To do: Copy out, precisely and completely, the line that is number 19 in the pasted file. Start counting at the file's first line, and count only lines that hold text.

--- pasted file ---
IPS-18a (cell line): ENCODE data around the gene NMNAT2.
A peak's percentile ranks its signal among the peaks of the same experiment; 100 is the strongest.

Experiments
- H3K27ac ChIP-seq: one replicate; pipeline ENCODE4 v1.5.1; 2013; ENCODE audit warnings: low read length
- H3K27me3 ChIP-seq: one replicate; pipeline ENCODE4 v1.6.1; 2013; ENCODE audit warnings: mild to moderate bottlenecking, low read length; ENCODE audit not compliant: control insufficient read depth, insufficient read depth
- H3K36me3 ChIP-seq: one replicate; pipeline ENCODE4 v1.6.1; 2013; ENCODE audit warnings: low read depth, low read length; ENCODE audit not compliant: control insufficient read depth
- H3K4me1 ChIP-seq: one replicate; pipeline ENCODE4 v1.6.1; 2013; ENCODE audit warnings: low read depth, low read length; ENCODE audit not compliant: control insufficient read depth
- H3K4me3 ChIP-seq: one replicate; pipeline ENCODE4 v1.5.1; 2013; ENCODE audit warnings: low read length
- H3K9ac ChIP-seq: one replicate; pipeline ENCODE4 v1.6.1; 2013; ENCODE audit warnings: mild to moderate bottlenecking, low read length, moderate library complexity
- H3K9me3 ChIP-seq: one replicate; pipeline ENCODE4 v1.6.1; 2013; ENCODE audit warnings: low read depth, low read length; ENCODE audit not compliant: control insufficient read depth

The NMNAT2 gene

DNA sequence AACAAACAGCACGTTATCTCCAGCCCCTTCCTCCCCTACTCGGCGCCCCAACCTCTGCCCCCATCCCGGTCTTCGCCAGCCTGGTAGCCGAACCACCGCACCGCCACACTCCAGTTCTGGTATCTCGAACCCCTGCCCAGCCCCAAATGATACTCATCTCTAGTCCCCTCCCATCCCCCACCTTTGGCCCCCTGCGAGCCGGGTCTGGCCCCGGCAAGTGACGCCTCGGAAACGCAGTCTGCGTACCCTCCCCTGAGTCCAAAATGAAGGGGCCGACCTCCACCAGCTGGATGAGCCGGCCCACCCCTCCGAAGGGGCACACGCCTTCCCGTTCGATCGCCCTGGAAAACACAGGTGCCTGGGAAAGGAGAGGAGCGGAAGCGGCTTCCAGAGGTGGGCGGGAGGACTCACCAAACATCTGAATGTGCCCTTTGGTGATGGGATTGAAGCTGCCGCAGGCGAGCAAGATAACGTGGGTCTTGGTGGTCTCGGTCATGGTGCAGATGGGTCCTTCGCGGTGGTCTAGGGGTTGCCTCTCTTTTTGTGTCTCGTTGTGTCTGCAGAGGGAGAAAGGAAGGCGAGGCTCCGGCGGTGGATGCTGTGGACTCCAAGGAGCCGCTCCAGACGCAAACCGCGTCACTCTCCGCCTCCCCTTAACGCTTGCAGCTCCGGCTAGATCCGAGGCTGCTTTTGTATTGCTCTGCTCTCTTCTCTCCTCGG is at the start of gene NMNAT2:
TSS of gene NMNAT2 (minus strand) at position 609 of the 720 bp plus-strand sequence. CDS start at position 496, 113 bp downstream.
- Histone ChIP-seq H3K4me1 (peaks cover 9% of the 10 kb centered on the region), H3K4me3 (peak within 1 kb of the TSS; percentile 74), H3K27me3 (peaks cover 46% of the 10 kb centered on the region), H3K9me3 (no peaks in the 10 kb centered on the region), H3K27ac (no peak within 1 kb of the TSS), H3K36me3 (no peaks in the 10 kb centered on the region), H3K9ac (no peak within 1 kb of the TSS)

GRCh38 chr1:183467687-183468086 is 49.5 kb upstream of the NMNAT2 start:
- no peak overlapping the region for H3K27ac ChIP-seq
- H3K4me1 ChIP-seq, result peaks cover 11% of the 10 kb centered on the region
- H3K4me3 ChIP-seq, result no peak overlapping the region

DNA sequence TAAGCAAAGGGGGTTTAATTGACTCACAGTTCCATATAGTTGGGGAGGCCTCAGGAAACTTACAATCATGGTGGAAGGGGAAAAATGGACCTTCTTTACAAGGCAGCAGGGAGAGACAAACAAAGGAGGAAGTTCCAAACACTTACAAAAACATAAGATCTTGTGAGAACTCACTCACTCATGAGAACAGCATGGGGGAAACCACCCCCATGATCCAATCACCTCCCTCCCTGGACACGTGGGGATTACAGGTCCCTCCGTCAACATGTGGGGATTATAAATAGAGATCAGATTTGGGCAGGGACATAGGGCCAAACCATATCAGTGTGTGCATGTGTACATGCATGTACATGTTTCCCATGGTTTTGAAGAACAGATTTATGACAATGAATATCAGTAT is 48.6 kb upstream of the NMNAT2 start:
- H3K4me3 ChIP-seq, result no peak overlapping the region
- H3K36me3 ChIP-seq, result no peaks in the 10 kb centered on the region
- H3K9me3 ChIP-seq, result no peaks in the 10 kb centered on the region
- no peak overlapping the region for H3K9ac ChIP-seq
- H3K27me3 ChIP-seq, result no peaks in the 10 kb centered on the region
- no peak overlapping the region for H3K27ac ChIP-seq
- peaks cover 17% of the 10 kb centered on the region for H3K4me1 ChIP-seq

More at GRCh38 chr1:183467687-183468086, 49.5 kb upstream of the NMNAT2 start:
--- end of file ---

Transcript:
DNA sequence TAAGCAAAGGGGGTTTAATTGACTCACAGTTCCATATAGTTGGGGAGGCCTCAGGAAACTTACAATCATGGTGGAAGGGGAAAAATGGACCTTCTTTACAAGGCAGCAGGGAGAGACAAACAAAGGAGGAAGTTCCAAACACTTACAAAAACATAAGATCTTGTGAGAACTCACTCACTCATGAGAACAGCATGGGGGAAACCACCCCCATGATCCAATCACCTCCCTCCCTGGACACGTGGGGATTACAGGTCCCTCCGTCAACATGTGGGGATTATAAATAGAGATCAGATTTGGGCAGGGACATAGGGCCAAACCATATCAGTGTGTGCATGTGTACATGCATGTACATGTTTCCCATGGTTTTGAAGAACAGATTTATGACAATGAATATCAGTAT is 48.6 kb upstream of the NMNAT2 start: